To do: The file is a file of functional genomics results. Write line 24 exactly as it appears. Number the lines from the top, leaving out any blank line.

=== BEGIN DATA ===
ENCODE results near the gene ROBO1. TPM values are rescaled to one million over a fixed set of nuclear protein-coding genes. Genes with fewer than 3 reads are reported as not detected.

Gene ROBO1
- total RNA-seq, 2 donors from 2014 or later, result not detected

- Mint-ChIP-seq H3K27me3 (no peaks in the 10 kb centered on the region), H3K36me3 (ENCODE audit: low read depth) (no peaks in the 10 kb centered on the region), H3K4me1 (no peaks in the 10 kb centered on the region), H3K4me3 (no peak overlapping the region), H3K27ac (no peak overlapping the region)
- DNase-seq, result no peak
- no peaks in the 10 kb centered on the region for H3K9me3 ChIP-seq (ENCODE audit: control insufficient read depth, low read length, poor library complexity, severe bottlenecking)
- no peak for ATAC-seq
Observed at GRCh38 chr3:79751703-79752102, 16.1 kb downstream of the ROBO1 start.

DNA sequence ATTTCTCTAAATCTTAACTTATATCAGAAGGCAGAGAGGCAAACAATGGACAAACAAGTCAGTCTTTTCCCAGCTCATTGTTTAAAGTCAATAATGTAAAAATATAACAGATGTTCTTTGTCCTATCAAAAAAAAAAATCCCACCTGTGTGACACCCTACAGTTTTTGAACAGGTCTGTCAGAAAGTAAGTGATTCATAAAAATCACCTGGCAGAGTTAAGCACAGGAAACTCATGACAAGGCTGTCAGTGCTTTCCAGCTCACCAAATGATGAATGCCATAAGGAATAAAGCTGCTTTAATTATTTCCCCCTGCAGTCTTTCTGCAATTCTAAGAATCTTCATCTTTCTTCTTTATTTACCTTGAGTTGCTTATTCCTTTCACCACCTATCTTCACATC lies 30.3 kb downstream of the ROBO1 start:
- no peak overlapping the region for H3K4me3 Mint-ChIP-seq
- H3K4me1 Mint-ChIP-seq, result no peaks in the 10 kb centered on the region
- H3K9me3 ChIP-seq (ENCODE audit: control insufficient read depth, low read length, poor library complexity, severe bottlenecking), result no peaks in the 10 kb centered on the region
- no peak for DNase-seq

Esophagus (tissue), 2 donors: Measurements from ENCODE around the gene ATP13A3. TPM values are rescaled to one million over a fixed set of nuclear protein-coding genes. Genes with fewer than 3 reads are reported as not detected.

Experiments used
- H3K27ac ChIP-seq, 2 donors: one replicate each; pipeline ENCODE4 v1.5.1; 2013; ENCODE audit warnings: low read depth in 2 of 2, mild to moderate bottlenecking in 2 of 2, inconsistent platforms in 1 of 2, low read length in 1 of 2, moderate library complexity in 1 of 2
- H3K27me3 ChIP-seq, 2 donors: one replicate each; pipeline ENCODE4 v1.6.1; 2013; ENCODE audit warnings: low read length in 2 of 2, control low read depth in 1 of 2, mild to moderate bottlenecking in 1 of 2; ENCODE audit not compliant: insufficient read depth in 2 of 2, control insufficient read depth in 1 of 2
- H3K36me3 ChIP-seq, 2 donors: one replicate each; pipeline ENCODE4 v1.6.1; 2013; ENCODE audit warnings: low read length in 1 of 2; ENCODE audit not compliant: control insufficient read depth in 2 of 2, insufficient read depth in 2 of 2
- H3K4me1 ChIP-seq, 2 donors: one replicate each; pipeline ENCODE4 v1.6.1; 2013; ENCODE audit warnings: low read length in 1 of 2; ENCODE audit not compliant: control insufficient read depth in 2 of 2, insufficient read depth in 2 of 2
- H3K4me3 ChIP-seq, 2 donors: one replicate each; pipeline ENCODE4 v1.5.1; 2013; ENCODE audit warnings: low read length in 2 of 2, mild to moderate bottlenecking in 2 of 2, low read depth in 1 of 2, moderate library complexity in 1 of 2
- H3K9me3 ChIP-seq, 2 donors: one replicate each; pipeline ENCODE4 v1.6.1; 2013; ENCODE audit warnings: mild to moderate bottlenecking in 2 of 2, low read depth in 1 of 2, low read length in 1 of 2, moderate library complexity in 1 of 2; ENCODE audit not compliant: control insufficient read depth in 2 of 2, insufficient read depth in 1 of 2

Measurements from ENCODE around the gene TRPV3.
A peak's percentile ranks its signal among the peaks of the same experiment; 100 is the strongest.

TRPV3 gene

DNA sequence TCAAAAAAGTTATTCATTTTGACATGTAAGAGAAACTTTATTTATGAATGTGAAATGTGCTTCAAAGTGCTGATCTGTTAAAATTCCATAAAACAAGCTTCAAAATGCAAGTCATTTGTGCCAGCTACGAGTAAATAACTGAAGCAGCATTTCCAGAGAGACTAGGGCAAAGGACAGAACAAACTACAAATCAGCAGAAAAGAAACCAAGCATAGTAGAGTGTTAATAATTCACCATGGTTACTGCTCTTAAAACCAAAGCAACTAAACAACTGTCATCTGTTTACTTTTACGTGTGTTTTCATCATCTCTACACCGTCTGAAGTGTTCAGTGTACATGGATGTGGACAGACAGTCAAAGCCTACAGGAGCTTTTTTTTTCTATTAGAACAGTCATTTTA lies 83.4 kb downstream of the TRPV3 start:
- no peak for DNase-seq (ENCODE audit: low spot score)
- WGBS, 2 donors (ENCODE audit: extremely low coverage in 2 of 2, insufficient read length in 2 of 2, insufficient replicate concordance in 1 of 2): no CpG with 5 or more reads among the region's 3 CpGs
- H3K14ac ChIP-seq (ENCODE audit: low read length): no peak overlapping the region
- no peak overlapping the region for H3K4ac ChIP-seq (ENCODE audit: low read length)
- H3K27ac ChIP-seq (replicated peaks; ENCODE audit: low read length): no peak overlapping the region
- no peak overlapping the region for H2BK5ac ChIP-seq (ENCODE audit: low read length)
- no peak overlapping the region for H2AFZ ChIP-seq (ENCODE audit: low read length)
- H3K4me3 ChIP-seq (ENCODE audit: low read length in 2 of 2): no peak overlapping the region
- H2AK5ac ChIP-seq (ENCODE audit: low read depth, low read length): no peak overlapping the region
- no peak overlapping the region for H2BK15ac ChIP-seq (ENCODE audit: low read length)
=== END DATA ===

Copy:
TRPV3 gene